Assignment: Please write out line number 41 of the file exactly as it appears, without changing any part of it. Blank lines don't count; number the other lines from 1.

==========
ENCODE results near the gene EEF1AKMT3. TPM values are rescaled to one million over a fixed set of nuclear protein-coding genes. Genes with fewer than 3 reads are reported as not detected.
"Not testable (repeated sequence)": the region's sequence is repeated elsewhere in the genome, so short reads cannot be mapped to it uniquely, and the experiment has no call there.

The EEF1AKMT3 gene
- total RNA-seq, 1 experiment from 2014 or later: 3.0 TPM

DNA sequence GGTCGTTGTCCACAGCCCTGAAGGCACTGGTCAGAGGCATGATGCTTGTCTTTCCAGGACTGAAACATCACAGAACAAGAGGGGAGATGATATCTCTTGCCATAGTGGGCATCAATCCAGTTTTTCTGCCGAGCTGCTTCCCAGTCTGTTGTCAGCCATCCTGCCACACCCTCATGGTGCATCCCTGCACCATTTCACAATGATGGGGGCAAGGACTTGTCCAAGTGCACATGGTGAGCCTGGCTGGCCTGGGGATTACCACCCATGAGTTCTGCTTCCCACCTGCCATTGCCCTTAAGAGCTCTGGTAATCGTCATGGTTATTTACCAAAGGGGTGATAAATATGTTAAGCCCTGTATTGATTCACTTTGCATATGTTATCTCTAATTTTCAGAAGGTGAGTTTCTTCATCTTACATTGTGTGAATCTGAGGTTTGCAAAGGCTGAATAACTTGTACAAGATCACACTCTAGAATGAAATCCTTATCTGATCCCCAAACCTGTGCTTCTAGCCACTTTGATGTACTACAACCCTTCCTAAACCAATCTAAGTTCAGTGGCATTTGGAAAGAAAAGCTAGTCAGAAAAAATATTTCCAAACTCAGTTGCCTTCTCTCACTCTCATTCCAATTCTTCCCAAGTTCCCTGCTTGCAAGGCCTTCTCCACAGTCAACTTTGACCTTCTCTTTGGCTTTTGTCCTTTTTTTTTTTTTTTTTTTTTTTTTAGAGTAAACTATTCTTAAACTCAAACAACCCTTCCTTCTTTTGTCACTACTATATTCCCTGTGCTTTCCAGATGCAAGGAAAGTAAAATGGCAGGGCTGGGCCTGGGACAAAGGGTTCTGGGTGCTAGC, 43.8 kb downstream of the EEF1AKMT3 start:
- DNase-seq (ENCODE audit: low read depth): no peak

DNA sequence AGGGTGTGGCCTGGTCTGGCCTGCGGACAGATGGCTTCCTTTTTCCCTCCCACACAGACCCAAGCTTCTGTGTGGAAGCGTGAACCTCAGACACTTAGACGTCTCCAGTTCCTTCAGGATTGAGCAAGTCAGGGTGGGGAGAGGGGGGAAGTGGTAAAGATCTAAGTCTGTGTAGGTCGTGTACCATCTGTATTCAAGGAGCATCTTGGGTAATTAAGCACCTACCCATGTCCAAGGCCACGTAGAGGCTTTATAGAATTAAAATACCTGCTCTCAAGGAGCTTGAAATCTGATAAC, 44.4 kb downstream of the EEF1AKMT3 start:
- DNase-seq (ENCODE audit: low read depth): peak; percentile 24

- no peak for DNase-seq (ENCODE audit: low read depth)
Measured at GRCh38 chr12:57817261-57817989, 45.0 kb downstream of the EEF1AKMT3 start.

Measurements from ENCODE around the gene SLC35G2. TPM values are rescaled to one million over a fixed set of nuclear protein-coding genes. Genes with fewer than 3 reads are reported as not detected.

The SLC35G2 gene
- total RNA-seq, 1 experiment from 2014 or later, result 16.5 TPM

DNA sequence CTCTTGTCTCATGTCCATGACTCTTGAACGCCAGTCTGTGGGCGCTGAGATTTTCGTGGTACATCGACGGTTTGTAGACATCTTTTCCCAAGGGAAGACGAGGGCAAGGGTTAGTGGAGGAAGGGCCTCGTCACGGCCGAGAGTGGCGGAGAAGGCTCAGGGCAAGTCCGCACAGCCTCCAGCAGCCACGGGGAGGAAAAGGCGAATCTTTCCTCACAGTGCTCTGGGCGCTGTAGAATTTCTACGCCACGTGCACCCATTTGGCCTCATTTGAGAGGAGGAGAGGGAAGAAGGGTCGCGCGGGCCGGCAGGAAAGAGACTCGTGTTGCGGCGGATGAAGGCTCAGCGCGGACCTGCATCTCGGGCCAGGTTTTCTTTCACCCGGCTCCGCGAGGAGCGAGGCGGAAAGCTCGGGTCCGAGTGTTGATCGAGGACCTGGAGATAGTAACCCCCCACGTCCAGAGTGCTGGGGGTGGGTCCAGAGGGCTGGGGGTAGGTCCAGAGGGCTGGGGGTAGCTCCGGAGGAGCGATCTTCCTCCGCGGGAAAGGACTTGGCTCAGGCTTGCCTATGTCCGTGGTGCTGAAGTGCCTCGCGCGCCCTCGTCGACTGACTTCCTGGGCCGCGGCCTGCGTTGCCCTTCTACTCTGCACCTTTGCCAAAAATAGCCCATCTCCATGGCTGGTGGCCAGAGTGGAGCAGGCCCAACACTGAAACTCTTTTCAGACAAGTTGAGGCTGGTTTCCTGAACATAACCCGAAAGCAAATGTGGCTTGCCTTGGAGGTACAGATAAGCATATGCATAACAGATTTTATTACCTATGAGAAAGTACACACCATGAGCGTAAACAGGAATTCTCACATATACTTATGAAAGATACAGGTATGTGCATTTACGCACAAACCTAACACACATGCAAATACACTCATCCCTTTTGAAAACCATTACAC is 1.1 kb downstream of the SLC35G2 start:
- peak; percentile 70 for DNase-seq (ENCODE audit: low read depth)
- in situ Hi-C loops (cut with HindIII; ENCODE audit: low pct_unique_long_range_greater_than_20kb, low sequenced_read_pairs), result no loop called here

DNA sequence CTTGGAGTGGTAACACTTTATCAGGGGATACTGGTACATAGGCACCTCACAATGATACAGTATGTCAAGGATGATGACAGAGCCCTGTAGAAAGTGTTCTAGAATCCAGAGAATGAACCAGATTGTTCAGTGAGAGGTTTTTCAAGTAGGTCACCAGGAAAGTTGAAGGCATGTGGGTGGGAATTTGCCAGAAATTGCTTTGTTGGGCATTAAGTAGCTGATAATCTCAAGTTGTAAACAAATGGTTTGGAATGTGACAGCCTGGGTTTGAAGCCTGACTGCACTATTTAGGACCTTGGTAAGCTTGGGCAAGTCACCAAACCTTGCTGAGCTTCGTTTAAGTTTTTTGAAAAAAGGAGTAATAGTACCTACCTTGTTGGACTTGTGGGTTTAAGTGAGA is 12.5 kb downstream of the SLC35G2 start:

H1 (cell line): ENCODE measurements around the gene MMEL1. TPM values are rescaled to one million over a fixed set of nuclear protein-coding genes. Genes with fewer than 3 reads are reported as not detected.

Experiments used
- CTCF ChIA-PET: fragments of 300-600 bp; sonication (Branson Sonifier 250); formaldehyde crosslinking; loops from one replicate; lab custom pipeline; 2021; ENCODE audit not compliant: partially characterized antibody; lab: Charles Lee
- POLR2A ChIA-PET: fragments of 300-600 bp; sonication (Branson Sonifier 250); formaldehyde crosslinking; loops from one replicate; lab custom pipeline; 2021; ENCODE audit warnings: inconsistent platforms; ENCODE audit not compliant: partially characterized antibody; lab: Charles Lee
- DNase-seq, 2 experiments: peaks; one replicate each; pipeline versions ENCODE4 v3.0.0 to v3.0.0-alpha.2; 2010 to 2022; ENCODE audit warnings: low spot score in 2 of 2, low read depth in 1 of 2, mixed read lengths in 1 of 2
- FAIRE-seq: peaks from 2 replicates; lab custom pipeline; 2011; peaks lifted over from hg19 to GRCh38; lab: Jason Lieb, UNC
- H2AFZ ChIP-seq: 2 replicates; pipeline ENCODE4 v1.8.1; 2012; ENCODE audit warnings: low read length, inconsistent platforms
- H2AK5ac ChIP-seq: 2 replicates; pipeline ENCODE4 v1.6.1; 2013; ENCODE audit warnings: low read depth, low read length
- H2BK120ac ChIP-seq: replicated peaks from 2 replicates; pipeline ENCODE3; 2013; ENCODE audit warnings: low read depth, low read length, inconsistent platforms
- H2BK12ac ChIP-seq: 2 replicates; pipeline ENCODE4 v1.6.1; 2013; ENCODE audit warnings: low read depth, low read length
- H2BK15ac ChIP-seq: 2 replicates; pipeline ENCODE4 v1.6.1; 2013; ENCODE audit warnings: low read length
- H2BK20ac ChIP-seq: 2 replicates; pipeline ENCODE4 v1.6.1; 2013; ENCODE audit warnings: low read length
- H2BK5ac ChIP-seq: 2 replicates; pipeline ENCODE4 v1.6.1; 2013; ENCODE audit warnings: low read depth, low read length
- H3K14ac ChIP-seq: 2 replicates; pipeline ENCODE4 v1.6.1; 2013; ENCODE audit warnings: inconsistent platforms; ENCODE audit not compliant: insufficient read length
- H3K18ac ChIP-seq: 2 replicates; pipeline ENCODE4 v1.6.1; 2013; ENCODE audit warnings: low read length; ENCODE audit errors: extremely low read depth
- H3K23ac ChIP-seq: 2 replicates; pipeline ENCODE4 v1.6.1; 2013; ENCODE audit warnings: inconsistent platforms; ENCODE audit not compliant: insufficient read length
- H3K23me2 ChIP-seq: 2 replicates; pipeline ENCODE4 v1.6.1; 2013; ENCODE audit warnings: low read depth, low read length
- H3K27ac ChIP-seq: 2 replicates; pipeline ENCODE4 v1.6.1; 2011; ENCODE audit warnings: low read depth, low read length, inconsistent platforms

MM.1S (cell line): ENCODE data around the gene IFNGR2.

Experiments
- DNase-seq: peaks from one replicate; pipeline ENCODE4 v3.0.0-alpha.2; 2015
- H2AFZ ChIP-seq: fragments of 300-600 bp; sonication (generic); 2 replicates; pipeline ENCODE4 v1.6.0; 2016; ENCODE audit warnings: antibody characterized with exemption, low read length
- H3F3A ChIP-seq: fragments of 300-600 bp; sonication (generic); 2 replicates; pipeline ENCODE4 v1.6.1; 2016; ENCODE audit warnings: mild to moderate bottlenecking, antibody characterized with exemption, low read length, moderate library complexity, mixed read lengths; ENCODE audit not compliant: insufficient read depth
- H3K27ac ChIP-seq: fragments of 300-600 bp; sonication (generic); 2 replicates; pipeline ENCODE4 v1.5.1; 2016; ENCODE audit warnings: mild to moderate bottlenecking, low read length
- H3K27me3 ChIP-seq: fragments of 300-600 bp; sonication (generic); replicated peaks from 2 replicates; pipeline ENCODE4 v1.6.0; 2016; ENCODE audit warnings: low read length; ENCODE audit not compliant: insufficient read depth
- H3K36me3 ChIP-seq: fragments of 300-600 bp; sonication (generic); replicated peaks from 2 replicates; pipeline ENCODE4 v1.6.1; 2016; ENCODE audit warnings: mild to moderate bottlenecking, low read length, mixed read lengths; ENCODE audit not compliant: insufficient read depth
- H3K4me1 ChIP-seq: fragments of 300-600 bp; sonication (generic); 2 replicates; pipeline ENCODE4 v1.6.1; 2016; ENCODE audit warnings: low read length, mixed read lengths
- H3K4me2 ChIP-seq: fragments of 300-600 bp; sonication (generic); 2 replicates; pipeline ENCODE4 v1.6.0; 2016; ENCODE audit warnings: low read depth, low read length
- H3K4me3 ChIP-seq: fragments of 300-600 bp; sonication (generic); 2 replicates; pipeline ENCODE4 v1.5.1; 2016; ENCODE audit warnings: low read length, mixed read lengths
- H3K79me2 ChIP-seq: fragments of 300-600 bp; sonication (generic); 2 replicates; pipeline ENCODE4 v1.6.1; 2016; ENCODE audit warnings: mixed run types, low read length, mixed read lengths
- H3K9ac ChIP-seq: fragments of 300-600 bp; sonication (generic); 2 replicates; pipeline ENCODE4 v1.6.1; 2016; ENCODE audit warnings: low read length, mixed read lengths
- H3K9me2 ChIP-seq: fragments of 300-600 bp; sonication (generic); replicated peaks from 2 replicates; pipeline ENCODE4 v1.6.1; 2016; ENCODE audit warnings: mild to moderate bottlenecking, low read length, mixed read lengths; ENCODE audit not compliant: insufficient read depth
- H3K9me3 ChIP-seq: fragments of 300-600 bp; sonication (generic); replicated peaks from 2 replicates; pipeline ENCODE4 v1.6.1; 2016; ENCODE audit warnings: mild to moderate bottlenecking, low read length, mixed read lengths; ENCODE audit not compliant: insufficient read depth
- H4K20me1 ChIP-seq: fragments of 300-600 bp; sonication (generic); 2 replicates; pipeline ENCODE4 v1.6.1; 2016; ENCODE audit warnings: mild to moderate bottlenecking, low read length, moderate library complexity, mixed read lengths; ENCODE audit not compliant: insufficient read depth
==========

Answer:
- H3K27ac ChIP-seq: fragments of 300-600 bp; sonication (generic); 2 replicates; pipeline ENCODE4 v1.5.1; 2016; ENCODE audit warnings: mild to moderate bottlenecking, low read length